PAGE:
Six shooters were designated to participate in the control plan, including Ciarloni. They discussed firing direction (to always shoot away from the residences and toward the river) and the disposition of the carcasses, which were to be left in the woods, but as far away as possible from the residences.

TWRA approved the plan.

Ciarloni advised neighbors. They seemed appreciative of Ciarloni letting them know.

But several days into the shoot, his neighbors suddenly became “outraged” and called officials from the CBA to complain. CBA subsequently pulled Ciarloni's permit, though damage was still occurring to Ciarloni's cotton.

Charles Perkins, CBA's chairman, told a reporter, “something will have to be done eventually to deal with the deer population.” But the acknowledgement doesn't help Ciarloni. Deprived of the right to protect his investment, he has begun negotiations to terminate the remaining year left on the lease.

Detractors didn't stop their attacks on Ciarloni, however. A local radio station compared Ciarloni's situation to Michael Vick's dog fighting troubles.

The story in the Commercial Appeal quoted Perkins as saying he heard that Ciarloni had killed the 40 deer all by himself, using a shotgun. Neither is true. Four of the designated shooters carried out the plan. All had rifles.

In the article, CBA-area residents expressed concern that scavengers such as buzzards and coyotes could feed on the carcasses.

But other options, such as burying the carcasses or dressing the deer for needy families were not practical due to extreme heat, the number of deer to be controlled and the fact that many of the 10 cotton fields where shooting was permitted were not contiguous.

The option to leave the carcasses was legal, and agreed upon by TWRA. It was the only way the situation could be handled. The cycle of life and death, especially when an animal population is out of control near humans, isn't necessarily a pretty picture.

That still wasn't the end of it. Arthur Wolff, one of Ciarloni's neighbors wrote a letter to The Commercial Appeal, lambasting Ciarloni for his actions, then piled on farmers in general for their “scandalous subsidies” and chemical misuse.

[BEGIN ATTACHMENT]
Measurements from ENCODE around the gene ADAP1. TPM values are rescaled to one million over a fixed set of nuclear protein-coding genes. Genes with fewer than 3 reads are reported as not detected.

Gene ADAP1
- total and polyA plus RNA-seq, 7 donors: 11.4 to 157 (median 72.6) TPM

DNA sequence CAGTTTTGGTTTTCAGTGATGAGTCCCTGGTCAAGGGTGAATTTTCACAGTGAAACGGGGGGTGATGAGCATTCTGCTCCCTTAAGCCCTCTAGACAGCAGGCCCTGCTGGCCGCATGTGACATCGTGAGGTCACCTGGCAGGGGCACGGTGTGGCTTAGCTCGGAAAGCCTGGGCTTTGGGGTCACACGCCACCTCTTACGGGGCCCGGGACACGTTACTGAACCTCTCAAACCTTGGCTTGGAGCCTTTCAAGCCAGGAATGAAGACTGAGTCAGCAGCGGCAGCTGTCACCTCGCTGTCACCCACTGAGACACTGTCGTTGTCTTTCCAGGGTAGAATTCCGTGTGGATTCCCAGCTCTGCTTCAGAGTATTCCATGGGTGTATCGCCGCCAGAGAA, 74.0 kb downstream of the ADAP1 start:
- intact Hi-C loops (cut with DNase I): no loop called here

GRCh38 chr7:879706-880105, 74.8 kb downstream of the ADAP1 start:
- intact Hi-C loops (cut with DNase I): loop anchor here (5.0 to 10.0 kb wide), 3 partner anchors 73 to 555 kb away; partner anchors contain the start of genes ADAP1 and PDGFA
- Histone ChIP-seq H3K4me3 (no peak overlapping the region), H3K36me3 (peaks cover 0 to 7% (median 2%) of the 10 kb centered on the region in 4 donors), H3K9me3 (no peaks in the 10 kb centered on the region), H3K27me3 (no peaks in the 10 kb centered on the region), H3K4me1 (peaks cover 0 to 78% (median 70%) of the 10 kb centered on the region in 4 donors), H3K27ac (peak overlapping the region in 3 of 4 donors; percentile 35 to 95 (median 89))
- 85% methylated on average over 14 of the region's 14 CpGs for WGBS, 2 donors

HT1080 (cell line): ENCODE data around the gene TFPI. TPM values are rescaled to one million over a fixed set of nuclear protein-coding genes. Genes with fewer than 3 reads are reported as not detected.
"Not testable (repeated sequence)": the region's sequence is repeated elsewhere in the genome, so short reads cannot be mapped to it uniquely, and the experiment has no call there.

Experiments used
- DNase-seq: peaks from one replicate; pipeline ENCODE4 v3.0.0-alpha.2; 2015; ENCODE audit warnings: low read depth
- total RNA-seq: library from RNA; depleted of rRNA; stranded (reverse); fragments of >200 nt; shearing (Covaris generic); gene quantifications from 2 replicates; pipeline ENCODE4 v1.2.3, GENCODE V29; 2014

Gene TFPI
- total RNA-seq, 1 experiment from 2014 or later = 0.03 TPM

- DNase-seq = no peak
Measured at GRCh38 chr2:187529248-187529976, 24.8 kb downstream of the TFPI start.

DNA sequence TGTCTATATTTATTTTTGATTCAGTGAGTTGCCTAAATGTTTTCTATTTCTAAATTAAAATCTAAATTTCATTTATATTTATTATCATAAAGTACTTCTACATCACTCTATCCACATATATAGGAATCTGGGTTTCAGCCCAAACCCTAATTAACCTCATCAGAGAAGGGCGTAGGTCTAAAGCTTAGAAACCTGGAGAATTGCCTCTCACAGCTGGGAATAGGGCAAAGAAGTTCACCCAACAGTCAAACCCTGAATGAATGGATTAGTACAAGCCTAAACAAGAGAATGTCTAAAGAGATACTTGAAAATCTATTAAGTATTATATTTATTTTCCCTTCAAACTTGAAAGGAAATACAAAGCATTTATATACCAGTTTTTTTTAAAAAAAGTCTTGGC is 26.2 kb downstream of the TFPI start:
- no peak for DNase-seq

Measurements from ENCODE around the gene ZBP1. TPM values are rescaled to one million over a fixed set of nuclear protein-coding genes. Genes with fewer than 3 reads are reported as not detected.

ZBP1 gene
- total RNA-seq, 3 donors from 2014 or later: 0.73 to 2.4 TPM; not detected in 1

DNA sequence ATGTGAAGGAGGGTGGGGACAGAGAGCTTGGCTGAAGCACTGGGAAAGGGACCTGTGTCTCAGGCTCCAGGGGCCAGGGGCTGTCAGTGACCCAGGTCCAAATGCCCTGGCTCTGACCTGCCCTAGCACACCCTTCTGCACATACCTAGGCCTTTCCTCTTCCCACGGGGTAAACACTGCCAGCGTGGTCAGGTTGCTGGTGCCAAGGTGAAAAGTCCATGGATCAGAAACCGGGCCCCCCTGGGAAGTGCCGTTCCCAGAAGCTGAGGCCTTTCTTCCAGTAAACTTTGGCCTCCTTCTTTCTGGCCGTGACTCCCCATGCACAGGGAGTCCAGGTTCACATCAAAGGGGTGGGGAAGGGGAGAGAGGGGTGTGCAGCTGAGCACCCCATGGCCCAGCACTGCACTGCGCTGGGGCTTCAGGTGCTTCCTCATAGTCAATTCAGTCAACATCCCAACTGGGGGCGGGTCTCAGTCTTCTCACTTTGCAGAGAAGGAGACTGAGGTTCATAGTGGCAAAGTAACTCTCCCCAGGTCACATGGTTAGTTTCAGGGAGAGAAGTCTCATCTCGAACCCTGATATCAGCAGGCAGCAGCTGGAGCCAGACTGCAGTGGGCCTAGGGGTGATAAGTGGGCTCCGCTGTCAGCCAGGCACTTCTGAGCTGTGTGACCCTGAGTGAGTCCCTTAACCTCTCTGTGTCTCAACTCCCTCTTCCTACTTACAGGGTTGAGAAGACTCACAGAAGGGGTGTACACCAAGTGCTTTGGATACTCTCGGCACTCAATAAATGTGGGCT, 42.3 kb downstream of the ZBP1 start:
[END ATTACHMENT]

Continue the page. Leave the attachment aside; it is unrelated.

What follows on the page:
Another neighbor wrote a letter to the editor complaining that Ciarloni's cotton appeared to him to be undamaged by the deer. I wonder, was his eyesight so remarkable that he did not have to trespass on Ciarloni's farm to make this assessment? And did he know that when terminals on a cotton plant are destroyed, the plant may indeed continue to grow, but its maturity will be delayed, perhaps to the extent that its bolls may never mature by harvest? A cotton plant devoid of harvestable cotton bolls might as well be deer salad.

“David is getting a bad rap over this because a lot of people don't understand that deer have gone from being an animal everybody likes to see to a pest in certain areas,” said John Charles Wilson, a CBA board member who voted against pulling the permit.

Ciarloni has years of experience dealing with people unfamiliar with agriculture. Since 1977, he has successfully farmed the shrinking patches of farmland in Cordova in East Memphis, one of the fastest growing urban areas in Tennessee.

Ciarloni applied his entire arsenal of public relations skill and did everything humanly possible to keep his CBA neighbors informed and educated about his activities on the farm, even purchasing a high clearance sprayer to minimize the need for aerial applications and the potential for drift.

“I've tried to do everything right and politically correct to keep everybody happy. I didn't get into this just wanting to kill a bunch of deer.”

One thing he didn't count on was that many of his neighbors had already made up their minds that the land should not be farmed.

“They are using the deer thing to stop the farming,” Ciarloni contends. “They want it for their own recreation.”

Ciarloni's neighbors might get a lot more than they wish for if that happens, according to Wilson. “It's just a matter of time until the deer come up to the residents' yards and start eating up azaleas and everything else. They're browsers. That's what they do.”